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Retired publishing executive ecstatic with the idea of spending most of his time on the coast of Maine

Monday, February 21, 2011


On Saturday morning we heard a larger ruckus than usual from the seven crows who patrol this part of the shore. They were flying around a fir tree at the edge of the bank, darting in and out of the limbs; one or two perched provocatively on the outer branches. We are not so adept as to distinguish between normal crow cacophony - kvetching or gossiping or arguing politics - and the coordinated calls that means an intruder is near. I looked more closely at the fir tree, indeed stared at it for while, and eventually saw a large brown shape humped on an interior branch. If you're patient and stare at almost anything in nature, eventually something happens, and soon enough the brown shape stirred and shook and flew off, crows triumphantly following. It was a bald eagle.

I had to look in the bird books to be sure, since it had no pure white head to make the ID obvious. Both Sibley and Stokes showed 3rd year, or possibly 2nd year, juveniles that looked like our visitor: large and mottled brown and white, its head more white than brown, its body more brown than white, well on its way to striking stardom.

It came back a little later in the morning. Out of the edge of my eye I saw something swoop down behind the bank by the water, and not re-appear. For a good five minutes I fought the urge to go out and see, but gave in, and like a juvenile myself put on snowboots and coat to walk to the water's edge. I just wanted to be sure and, truth be told, to observe it fly away from much closer. (Rather like throwing a stick at ducks to hear them quack and see them scatter.) The eagle was sitting on a rock, minding its business, alone, apparently out of crowsight, and of course it flew magnificently away as soon as my head came into view above the bank.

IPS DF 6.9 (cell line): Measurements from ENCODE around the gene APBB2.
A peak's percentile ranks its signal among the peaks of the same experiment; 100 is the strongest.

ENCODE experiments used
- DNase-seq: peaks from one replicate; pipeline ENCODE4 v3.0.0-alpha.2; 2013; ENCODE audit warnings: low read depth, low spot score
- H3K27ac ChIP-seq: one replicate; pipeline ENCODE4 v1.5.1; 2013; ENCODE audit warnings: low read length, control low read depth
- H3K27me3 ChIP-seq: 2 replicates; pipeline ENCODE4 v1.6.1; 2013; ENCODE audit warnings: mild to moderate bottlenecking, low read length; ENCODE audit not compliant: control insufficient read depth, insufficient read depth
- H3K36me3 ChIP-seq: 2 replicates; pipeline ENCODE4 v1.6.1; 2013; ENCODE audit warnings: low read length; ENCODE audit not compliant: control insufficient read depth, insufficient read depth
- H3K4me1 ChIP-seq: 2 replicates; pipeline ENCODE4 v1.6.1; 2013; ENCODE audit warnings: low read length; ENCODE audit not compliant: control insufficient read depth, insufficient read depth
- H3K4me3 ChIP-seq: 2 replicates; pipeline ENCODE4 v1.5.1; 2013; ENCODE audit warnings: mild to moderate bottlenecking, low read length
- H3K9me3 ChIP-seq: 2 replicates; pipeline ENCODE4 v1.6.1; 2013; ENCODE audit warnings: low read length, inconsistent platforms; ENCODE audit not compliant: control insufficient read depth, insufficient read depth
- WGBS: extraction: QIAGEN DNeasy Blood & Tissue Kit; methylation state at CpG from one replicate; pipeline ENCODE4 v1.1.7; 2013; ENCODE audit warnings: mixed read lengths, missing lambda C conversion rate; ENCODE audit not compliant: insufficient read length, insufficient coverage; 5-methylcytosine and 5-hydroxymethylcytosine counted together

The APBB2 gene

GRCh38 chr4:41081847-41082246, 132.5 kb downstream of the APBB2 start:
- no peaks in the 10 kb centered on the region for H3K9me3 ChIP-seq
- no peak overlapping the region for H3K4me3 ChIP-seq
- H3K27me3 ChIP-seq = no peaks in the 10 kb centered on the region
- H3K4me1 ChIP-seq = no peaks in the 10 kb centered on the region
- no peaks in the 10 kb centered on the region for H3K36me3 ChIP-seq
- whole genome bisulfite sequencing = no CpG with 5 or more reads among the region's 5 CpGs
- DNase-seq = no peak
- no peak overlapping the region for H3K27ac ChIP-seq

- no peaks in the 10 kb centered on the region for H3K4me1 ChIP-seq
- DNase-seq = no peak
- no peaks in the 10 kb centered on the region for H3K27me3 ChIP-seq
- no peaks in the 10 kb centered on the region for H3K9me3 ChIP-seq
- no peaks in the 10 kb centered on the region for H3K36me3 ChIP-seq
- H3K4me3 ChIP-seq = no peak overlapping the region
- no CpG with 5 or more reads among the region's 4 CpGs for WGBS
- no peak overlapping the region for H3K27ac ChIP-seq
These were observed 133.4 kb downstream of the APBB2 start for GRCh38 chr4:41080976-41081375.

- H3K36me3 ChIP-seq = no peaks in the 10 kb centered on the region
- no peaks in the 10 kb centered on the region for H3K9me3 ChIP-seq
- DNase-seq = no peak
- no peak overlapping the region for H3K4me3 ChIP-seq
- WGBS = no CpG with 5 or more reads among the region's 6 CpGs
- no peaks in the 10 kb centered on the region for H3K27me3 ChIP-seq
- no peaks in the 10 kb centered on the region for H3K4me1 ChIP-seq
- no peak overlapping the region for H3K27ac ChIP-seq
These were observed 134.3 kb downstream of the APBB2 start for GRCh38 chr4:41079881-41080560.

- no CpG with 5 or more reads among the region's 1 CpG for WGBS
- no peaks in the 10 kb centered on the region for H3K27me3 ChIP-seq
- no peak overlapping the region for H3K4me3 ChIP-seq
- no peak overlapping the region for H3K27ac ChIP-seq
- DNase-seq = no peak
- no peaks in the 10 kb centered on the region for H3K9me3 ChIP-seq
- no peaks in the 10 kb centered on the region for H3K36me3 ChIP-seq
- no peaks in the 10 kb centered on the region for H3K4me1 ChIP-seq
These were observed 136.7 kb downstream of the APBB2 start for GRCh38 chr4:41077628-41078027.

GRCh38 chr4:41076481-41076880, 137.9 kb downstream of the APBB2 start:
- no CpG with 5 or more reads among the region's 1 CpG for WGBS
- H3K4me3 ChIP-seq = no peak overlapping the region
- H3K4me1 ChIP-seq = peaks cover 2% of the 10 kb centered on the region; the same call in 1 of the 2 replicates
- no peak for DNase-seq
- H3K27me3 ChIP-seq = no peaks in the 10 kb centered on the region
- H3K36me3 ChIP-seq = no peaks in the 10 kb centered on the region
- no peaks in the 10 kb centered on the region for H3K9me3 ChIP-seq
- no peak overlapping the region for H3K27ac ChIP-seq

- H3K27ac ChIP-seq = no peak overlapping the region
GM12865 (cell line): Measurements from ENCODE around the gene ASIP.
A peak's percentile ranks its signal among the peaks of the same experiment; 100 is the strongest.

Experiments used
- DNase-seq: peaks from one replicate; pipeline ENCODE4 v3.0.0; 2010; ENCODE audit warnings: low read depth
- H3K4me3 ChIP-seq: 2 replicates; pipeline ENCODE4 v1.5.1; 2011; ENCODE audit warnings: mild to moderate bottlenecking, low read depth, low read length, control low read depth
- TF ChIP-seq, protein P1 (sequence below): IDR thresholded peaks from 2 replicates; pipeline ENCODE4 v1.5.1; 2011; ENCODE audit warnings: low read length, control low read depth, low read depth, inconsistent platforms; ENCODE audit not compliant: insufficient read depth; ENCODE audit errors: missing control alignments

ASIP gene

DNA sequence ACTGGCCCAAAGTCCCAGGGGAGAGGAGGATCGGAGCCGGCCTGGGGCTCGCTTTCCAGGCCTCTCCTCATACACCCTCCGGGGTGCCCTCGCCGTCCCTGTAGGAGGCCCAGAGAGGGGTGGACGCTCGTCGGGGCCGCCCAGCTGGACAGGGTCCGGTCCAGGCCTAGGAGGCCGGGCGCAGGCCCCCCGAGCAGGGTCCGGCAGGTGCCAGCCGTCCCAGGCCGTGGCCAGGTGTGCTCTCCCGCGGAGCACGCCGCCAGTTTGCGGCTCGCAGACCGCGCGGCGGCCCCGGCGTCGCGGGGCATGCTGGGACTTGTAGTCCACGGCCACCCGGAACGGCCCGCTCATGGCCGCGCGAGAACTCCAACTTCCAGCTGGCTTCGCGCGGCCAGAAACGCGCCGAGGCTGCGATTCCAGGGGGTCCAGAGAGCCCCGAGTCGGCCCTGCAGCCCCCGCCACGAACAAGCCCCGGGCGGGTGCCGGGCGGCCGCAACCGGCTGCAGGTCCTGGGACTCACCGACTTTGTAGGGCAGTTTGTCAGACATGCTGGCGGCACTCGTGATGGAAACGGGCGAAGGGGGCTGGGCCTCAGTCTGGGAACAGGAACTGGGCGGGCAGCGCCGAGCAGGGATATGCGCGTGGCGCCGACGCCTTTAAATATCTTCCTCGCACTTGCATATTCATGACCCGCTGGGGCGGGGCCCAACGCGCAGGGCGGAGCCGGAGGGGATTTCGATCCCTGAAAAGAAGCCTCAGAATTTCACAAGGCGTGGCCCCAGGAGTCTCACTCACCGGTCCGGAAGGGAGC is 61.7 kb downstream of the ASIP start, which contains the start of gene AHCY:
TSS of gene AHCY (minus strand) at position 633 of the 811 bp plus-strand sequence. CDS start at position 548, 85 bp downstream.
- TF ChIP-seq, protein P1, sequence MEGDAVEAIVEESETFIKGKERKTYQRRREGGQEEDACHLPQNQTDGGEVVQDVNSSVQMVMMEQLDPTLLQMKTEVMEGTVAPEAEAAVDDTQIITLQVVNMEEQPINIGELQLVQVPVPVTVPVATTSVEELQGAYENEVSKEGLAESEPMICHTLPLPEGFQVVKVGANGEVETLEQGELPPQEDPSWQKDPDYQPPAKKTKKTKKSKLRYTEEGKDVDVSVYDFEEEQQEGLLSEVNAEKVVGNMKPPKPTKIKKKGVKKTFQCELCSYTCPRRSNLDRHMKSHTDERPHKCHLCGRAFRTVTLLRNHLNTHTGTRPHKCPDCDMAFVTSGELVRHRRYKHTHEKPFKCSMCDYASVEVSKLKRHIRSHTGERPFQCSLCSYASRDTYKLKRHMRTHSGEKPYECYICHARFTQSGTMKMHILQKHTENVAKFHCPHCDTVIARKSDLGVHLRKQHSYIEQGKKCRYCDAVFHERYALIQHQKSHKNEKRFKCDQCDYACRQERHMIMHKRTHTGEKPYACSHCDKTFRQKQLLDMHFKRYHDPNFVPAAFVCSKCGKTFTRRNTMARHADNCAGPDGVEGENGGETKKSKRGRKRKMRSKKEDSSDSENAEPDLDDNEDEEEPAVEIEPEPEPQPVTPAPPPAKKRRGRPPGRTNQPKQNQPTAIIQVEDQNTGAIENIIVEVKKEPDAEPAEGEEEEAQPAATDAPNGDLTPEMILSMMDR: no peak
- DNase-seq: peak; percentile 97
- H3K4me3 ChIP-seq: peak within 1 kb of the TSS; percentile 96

I'm not sure what brought it (actually, it was probably a male - it seemed a little too small to be a female, which is apparently noticeably larger) to this side of the bay. We seldom see eagles over here. They tend to populate the islands, unbothered by houses and wires and people peeping over precipices, where parental instruction in fish- and gull-chick-napping is easier to accomplish. Although it is school-vacation week....

He came back yesterday as well. I was out with the dog and watched for an entranced five minutes as he wheeled along the shore, hardly moving a feather in the brisk wind, hardly bothered by the crow patrol mobbing his flight, before he suddenly soared high above the woods behind us, leaving us, mere mortal and Corvus and canine, to wonder and marvel at such indifference.

Today, Presidents' Day, the eagle hasn't been seen. It would have been good to honor him again, alongside the other heroes and villains of the day. But then my view of the shore and bay is so narrow, so restricted, that a whole pantheon of eagles, maybe even bearing arrows and olive branches, could have paraded down the bay unnoticed. The crows continue to chatter, though, which means I've been able to get very little done. Like a distractible child, with my own kind of immature plumage, I constantly look up at every caw and shadow, seeking some magnificence just outside my words, some bigger world than mine.


Jeff Boatright said...

" I constantly look up at every caw and shadow, seeking some magnificence just outside my words, some bigger world than mine."

So be like the birds and give this a try this Spring:


Anonymous said...

Daddy that's awesome! I'm so jealous! -Emma